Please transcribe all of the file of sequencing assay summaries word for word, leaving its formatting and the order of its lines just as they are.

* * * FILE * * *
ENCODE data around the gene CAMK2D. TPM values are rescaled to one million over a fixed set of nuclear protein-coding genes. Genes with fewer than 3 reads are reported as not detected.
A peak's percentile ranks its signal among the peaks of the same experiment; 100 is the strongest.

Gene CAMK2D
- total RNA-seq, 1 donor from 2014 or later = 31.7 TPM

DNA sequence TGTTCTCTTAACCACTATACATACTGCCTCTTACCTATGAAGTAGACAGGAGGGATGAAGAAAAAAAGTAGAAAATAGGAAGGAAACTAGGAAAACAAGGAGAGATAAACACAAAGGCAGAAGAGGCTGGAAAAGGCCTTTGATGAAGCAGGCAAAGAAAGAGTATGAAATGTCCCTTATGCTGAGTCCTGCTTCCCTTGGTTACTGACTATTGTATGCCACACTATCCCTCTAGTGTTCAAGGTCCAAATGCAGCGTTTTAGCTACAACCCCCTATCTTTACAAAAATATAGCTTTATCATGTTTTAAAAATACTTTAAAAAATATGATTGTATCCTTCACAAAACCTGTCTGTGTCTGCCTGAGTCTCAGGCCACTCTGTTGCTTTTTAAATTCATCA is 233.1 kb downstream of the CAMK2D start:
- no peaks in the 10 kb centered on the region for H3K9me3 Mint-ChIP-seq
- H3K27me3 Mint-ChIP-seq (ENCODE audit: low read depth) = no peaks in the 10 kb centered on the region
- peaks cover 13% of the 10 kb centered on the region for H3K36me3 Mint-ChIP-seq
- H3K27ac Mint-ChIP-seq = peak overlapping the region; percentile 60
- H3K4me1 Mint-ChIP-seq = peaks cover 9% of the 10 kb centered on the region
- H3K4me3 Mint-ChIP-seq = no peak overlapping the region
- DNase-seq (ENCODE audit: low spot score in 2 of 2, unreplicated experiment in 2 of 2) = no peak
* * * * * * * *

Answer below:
ENCODE data around the gene CAMK2D. TPM values are rescaled to one million over a fixed set of nuclear protein-coding genes. Genes with fewer than 3 reads are reported as not detected.
A peak's percentile ranks its signal among the peaks of the same experiment; 100 is the strongest.

Gene CAMK2D
- total RNA-seq, 1 donor from 2014 or later = 31.7 TPM

DNA sequence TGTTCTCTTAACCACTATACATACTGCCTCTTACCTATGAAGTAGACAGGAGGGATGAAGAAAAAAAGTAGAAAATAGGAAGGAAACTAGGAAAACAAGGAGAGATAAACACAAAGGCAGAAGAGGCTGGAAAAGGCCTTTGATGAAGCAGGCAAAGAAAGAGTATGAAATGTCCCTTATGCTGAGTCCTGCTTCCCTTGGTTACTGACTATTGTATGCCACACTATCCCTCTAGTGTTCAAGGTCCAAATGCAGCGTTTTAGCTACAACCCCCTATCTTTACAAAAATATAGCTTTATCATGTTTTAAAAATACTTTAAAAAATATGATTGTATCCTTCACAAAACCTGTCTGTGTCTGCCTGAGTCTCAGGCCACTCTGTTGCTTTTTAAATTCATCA is 233.1 kb downstream of the CAMK2D start:
- no peaks in the 10 kb centered on the region for H3K9me3 Mint-ChIP-seq
- H3K27me3 Mint-ChIP-seq (ENCODE audit: low read depth) = no peaks in the 10 kb centered on the region
- peaks cover 13% of the 10 kb centered on the region for H3K36me3 Mint-ChIP-seq
- H3K27ac Mint-ChIP-seq = peak overlapping the region; percentile 60
- H3K4me1 Mint-ChIP-seq = peaks cover 9% of the 10 kb centered on the region
- H3K4me3 Mint-ChIP-seq = no peak overlapping the region
- DNase-seq (ENCODE audit: low spot score in 2 of 2, unreplicated experiment in 2 of 2) = no peak